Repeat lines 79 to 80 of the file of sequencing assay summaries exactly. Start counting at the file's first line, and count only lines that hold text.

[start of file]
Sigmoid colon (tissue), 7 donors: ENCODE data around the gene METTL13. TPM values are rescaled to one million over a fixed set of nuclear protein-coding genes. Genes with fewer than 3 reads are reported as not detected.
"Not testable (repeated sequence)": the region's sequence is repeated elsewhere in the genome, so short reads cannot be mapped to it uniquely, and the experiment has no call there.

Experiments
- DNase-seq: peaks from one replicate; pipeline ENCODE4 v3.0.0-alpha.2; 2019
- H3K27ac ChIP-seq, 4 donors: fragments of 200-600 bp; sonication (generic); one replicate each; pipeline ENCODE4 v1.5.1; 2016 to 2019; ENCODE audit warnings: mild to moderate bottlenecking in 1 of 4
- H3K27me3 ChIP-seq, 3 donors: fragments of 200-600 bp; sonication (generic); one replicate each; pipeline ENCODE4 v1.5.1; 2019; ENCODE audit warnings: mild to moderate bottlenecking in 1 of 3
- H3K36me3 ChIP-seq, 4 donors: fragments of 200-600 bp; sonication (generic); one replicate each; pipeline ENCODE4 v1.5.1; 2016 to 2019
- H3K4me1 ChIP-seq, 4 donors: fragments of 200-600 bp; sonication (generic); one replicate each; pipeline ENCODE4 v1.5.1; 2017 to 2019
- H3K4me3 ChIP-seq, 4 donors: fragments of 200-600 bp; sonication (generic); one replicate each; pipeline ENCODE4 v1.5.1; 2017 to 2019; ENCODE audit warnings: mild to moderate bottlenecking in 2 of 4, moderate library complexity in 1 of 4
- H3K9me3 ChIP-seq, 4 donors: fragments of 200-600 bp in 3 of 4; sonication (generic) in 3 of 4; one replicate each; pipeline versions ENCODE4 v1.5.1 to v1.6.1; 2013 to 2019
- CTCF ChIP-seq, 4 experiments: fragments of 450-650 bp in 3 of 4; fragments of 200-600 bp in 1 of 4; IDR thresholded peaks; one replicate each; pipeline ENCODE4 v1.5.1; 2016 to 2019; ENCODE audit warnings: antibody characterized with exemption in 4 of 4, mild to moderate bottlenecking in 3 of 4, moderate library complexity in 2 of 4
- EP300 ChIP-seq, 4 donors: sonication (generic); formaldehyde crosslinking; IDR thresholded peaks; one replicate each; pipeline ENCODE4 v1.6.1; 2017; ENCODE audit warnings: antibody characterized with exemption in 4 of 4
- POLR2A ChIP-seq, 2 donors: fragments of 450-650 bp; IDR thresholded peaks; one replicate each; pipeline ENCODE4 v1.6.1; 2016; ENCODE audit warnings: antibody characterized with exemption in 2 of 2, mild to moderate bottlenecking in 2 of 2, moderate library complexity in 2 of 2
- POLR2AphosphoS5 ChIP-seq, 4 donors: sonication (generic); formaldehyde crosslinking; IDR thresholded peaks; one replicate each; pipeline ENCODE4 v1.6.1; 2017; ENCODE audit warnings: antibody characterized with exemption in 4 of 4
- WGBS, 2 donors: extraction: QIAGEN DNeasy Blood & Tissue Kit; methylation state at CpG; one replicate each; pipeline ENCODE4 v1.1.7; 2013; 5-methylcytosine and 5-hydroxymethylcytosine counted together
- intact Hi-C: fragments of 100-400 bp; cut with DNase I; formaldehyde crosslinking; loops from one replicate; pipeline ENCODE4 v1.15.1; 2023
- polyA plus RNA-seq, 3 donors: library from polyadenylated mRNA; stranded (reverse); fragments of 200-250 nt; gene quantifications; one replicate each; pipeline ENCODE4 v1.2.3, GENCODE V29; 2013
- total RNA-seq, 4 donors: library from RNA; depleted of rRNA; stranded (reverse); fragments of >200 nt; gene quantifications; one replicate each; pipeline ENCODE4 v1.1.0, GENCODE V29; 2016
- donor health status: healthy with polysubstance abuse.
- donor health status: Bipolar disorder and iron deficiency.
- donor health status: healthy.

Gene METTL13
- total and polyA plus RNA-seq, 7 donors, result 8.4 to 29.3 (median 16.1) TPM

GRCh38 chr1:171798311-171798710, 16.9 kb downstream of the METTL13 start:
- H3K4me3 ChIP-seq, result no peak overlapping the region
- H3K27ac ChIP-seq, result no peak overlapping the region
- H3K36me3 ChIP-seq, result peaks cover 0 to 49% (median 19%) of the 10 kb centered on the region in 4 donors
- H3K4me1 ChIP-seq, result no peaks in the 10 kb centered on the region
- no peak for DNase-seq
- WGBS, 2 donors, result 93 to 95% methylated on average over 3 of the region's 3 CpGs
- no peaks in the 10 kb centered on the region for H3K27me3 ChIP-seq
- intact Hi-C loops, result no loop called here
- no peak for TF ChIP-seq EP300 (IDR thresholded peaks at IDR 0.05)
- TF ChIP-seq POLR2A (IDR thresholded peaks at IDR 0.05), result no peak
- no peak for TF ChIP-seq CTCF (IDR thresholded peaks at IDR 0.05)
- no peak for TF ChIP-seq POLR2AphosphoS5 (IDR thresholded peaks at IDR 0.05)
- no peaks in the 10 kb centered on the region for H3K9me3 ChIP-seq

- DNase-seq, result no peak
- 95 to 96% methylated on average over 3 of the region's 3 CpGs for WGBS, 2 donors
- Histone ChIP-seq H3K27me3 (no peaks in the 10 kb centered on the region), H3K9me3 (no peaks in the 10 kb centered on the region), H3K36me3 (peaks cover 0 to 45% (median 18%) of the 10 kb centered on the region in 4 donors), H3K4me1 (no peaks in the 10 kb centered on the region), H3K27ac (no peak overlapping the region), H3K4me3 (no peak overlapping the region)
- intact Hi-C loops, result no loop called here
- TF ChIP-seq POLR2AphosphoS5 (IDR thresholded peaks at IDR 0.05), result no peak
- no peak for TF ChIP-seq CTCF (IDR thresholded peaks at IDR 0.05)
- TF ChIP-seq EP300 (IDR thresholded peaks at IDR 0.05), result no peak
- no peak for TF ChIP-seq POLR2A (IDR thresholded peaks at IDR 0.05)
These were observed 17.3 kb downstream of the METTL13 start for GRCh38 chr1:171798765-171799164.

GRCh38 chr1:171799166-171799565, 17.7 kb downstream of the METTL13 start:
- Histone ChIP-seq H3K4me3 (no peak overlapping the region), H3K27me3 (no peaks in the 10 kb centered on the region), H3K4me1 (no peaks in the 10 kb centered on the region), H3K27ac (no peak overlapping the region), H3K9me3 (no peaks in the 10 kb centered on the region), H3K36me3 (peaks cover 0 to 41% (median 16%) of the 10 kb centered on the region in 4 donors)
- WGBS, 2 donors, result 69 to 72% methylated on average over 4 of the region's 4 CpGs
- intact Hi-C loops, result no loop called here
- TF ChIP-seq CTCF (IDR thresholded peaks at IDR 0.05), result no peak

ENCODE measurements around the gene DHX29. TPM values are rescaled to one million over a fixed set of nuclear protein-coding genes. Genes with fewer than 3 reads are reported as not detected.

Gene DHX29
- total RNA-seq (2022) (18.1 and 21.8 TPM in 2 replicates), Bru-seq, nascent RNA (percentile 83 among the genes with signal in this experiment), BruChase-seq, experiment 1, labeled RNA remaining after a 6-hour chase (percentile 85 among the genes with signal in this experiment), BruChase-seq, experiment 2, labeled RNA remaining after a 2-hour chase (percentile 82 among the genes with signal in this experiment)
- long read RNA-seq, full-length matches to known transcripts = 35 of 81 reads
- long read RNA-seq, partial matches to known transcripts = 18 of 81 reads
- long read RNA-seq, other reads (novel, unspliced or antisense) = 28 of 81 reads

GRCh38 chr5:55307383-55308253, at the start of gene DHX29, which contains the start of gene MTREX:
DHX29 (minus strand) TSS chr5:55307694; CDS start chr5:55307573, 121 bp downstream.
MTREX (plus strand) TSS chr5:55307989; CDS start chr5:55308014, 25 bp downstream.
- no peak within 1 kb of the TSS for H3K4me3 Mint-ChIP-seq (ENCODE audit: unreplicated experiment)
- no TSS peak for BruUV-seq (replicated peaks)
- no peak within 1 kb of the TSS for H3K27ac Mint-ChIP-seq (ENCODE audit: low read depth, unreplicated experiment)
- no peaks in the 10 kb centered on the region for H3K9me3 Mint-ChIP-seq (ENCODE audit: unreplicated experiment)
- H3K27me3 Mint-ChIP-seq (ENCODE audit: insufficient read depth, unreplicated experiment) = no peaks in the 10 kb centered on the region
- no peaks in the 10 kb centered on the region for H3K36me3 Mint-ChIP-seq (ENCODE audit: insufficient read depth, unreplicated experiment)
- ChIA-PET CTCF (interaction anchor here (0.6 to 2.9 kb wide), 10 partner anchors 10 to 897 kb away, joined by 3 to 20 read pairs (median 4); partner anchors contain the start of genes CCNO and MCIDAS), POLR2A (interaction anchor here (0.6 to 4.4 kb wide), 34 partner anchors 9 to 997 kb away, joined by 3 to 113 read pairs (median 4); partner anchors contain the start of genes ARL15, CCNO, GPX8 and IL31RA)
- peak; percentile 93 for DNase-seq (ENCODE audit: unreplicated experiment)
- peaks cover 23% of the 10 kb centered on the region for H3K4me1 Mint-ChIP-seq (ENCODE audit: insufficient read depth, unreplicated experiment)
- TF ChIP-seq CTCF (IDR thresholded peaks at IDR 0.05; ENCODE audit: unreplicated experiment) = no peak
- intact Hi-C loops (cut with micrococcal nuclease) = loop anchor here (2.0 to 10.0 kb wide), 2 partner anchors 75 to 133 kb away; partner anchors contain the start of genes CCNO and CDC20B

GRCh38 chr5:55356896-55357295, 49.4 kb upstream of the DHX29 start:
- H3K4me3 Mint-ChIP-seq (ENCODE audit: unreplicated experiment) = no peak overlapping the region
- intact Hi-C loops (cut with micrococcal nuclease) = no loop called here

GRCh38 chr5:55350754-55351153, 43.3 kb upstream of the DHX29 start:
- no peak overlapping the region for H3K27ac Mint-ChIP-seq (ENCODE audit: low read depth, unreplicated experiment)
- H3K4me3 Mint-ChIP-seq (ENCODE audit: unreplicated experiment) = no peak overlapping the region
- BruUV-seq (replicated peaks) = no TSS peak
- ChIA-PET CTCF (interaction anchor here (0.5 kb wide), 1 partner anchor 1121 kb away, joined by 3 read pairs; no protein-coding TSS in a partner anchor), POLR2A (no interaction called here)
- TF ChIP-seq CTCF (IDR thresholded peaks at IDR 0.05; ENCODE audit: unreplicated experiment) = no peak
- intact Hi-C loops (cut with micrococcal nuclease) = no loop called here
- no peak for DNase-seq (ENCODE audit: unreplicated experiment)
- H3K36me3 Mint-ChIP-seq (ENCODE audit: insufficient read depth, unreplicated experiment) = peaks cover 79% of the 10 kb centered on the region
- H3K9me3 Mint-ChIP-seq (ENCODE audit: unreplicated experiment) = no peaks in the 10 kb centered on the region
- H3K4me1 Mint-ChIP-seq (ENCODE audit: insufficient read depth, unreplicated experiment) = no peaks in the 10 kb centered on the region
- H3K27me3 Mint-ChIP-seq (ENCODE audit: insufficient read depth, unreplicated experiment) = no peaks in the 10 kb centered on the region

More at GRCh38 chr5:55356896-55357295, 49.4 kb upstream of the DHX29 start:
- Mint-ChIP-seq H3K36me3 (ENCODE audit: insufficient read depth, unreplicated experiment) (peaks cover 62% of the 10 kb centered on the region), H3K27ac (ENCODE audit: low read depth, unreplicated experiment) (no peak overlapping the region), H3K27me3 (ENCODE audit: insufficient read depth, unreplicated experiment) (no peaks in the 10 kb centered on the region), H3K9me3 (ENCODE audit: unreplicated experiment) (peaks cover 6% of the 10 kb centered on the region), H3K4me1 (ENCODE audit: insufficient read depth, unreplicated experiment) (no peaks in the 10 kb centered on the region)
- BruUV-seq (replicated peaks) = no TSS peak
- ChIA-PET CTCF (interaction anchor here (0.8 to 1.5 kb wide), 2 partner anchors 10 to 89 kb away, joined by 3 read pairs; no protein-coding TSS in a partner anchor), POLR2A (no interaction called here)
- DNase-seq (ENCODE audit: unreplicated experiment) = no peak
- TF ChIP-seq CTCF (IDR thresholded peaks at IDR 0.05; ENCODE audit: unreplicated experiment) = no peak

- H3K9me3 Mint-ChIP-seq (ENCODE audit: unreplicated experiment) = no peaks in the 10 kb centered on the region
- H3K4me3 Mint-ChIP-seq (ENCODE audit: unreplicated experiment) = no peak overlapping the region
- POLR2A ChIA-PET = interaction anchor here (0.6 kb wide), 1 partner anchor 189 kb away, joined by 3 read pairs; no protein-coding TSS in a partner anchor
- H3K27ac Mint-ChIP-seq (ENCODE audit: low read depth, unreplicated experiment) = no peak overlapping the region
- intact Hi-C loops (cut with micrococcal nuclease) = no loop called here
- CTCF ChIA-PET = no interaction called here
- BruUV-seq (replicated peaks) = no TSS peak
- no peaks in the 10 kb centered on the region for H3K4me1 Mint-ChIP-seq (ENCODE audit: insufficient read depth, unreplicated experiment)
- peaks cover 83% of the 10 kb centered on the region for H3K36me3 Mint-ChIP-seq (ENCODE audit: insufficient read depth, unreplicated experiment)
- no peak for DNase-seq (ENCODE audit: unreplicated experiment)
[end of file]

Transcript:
- ChIA-PET CTCF (interaction anchor here (0.5 kb wide), 1 partner anchor 1121 kb away, joined by 3 read pairs; no protein-coding TSS in a partner anchor), POLR2A (no interaction called here)
- TF ChIP-seq CTCF (IDR thresholded peaks at IDR 0.05; ENCODE audit: unreplicated experiment) = no peak